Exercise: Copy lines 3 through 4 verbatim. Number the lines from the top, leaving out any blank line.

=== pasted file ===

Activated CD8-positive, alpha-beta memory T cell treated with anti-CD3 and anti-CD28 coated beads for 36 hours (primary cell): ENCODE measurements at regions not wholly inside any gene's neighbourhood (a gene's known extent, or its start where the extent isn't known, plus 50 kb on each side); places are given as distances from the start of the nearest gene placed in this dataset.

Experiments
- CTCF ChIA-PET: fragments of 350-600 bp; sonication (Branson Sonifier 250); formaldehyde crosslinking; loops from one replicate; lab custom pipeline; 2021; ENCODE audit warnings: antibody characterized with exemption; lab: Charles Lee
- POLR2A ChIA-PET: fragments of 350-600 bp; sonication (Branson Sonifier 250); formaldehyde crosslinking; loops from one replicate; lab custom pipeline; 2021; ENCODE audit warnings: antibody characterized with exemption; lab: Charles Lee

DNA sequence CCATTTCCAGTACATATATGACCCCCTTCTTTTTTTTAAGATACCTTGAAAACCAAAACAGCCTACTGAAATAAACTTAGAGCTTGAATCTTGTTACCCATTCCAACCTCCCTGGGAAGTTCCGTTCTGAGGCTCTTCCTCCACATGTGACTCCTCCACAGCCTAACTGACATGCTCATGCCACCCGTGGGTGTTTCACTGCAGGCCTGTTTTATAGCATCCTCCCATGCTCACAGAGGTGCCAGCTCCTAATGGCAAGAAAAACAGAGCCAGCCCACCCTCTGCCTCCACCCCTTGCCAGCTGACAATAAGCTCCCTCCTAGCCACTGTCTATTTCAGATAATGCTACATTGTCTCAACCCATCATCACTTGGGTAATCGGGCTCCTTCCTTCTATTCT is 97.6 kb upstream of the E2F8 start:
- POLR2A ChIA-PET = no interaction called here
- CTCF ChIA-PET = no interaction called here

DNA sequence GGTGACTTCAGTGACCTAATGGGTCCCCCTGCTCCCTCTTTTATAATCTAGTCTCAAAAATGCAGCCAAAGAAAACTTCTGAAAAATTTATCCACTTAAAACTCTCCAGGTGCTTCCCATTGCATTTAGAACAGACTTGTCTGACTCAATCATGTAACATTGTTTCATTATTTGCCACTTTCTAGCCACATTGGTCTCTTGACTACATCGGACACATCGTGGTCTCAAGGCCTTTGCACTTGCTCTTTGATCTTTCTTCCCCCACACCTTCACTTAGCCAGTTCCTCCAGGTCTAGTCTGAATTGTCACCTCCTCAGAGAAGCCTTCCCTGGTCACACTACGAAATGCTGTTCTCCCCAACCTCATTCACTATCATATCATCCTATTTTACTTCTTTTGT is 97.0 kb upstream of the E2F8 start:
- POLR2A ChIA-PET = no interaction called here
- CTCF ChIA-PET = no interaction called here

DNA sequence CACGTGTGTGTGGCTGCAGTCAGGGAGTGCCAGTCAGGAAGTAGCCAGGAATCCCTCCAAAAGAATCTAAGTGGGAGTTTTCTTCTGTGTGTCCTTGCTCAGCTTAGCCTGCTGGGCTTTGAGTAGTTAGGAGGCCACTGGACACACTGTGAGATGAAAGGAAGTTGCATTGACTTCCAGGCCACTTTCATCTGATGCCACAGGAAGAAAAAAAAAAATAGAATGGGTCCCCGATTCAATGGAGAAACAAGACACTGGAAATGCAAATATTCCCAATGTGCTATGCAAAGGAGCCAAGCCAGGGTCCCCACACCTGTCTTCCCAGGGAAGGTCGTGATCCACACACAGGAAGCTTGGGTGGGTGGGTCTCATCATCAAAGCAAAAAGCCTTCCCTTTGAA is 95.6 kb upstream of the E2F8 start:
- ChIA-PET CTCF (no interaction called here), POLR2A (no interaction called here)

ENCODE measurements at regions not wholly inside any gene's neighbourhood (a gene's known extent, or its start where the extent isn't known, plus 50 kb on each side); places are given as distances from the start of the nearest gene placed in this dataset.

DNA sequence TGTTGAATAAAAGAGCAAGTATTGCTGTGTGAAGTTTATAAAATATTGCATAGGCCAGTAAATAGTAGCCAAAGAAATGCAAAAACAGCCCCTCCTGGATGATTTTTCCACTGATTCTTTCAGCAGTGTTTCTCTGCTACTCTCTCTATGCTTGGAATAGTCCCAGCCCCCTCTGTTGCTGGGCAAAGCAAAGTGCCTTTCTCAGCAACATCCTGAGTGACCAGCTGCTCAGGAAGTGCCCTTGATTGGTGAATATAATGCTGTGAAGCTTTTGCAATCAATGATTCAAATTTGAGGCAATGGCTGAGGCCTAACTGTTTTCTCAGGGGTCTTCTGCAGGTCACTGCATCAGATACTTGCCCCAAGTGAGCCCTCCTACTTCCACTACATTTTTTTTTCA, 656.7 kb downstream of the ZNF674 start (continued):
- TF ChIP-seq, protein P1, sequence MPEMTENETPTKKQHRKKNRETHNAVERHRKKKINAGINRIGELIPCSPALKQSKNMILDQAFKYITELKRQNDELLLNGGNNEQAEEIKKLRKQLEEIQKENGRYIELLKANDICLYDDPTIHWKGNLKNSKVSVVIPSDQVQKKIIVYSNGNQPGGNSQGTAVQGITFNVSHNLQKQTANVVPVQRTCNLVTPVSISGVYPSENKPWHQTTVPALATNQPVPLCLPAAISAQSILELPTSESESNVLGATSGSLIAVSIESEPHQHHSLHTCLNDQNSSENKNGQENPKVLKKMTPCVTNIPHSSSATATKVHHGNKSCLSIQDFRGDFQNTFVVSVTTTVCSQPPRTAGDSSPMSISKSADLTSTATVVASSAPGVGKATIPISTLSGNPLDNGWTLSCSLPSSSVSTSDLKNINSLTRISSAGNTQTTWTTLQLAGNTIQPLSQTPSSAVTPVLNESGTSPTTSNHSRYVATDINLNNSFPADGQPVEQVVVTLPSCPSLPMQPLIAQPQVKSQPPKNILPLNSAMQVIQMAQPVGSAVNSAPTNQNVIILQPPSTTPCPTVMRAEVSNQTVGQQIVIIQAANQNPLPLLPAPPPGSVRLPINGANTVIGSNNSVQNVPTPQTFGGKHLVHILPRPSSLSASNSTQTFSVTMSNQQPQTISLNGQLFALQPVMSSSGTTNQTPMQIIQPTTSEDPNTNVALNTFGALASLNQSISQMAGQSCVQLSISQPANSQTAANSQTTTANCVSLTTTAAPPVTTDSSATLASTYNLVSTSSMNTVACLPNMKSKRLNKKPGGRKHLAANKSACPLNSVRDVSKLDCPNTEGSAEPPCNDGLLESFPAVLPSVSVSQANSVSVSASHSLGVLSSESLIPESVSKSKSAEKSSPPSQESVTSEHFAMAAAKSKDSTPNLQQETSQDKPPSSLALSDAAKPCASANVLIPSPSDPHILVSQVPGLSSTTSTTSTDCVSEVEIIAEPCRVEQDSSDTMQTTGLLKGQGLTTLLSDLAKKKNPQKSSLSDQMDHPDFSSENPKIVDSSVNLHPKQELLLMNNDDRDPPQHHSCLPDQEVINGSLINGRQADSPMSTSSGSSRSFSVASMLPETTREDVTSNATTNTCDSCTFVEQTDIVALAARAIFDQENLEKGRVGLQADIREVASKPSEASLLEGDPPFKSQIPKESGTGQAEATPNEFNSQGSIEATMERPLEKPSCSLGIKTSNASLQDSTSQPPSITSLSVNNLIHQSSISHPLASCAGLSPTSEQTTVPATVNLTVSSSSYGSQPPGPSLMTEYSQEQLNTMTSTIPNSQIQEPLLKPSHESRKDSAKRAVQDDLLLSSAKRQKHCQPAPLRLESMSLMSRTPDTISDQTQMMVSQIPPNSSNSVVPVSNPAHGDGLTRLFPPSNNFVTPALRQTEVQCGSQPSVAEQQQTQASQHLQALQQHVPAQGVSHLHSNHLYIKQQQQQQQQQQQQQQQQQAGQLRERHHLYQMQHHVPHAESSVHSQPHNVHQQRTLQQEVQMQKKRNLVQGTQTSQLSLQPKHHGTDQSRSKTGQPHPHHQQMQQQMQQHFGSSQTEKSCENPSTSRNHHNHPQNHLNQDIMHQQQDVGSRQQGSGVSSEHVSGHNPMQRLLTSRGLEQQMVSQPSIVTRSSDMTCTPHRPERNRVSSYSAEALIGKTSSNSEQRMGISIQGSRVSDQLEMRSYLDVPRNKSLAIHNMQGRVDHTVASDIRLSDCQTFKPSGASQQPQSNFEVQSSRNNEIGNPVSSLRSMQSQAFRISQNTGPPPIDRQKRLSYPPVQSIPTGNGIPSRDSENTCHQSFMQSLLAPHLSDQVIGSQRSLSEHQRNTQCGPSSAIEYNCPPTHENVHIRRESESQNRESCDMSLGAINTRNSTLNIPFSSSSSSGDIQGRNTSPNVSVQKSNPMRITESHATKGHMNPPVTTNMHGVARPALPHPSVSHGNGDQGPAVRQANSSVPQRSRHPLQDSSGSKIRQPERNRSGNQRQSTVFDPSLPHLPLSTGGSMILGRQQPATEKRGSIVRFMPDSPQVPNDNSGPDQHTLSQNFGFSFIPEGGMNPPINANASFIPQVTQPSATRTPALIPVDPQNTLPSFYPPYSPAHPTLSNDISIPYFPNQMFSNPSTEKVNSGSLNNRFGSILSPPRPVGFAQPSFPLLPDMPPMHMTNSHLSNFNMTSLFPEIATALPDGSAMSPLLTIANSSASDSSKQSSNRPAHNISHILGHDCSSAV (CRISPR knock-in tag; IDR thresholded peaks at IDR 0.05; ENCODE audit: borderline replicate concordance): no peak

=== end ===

- CTCF ChIA-PET: fragments of 350-600 bp; sonication (Branson Sonifier 250); formaldehyde crosslinking; loops from one replicate; lab custom pipeline; 2021; ENCODE audit warnings: antibody characterized with exemption; lab: Charles Lee
- POLR2A ChIA-PET: fragments of 350-600 bp; sonication (Branson Sonifier 250); formaldehyde crosslinking; loops from one replicate; lab custom pipeline; 2021; ENCODE audit warnings: antibody characterized with exemption; lab: Charles Lee